Where the therapeutic foster care placements are

I received a question the other day about the availability of therapeutic placements around the state. My gut answer at the time was that there is wide variation based on geography and CBC. Through a public records request I had done a few months ago, I was able to put together maps showing the disparity. It’s extreme.

You can view the interactive maps here on Tableau. It works best from a desktop computer.

A few caveats. The maps show the number of licensed beds, not necessarily the number of kids in those placements. The colors show which CBCs have authority over those regions, but this does not mean that those CBCs use those placements or licensed them. I’m working on another set of maps that show how CBCs place kids out-of-area.

What do we see in these maps? There are a couple of counties around the state with no licensed placements at all. There are a handful of others that have fewer than 10. Comparing these numbers to the placement maps on the Dashboard, the CBCs in these areas tend to rely on relative caregivers to a larger degree.

What is most striking is the distribution of therapeutic foster and group care (STFC and STGC) placements. They cluster in bigger cities. Some areas, like the Suncoast Region, have a large number of STFC placements available. Whereas the inside of the state, and specifically the area covered by Devereux CBC, have very few. There are no STGCs in the Northwest Region and very few in the Northeast. The two regions overseen by ChildNet have the largest concentration of STGCs.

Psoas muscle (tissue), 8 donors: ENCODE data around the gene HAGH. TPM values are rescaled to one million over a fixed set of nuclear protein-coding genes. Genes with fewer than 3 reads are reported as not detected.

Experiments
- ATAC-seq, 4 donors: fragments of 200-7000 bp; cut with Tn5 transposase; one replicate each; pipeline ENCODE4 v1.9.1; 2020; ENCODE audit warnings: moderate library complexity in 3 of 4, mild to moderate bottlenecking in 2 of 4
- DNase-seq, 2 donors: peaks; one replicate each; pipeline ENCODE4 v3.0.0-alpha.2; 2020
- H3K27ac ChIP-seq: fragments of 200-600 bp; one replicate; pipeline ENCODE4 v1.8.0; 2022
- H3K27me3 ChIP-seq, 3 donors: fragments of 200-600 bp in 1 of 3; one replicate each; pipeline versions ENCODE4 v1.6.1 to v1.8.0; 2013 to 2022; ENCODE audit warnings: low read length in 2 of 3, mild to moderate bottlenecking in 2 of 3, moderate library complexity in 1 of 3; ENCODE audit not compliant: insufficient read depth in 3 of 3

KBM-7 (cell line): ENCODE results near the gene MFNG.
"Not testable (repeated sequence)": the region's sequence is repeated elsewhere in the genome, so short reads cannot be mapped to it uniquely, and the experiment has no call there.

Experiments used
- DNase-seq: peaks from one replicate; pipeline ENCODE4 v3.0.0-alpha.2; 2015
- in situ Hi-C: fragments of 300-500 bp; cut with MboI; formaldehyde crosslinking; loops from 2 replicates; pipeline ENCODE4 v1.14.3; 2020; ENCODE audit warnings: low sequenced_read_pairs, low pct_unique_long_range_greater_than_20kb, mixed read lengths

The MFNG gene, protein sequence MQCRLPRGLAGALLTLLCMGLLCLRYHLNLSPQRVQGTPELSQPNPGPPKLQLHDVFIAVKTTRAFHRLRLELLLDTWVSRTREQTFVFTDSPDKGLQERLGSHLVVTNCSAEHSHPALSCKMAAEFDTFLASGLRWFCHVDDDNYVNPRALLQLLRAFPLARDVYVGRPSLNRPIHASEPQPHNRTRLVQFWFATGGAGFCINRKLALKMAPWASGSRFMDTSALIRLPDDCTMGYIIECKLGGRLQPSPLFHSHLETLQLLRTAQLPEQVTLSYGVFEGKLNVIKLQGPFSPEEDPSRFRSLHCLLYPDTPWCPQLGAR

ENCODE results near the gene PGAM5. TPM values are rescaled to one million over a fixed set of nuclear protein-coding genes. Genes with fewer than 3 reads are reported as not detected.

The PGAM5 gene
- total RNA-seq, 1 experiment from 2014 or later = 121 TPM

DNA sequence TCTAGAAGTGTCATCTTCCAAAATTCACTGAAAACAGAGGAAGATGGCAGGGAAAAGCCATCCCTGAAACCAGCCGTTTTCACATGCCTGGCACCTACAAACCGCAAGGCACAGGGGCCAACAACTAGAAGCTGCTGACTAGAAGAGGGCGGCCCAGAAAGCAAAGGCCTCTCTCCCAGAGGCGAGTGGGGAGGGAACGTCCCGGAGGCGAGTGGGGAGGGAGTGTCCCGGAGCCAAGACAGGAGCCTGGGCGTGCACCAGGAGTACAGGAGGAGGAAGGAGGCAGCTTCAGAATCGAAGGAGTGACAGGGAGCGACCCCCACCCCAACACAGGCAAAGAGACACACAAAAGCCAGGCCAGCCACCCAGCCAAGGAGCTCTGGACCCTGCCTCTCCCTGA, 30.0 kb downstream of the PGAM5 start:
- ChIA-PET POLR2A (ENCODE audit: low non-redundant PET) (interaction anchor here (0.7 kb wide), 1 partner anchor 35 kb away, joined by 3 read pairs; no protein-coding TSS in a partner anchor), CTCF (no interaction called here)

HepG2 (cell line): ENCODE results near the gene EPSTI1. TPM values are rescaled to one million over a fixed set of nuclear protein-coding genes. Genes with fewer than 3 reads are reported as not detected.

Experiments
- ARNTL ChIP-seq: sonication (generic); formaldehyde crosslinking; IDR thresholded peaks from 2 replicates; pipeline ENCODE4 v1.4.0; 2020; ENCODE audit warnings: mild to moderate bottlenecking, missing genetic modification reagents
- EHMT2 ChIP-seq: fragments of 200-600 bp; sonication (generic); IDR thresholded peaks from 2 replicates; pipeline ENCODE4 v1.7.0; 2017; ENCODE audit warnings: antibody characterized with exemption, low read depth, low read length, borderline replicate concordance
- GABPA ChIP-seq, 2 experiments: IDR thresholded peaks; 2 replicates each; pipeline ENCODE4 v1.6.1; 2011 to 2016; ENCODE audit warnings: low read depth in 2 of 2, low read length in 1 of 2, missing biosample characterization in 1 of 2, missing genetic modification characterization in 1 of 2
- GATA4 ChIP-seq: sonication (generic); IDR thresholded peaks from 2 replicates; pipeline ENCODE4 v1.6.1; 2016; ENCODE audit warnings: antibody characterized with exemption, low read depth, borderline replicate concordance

The economic viability of running an STFC or STGC program depends completely on the local CBC to refer clients. It would be interesting to know more about how each CBC screens kids and makes referrals. This may explain a lot of the discrepancy.

I should note that I’m not advocating for more STFCs and STGCs. At least not as they’re currently implemented. The programs put kids like my clients in families and placements where they find stability and support (this is good!) — and then kicks them out as soon as they’re doing well and no longer meet medical criteria (this is bad!). Many of my clients don’t want to leave, and it seems contrary to everything we’re told about attachment and bonding to have time-limited family placements. Every foster home should be small, focused on the child, and therapeutically trained.

If anyone has specific questions about the maps, I’m happy to answer them in the comments.

 

 

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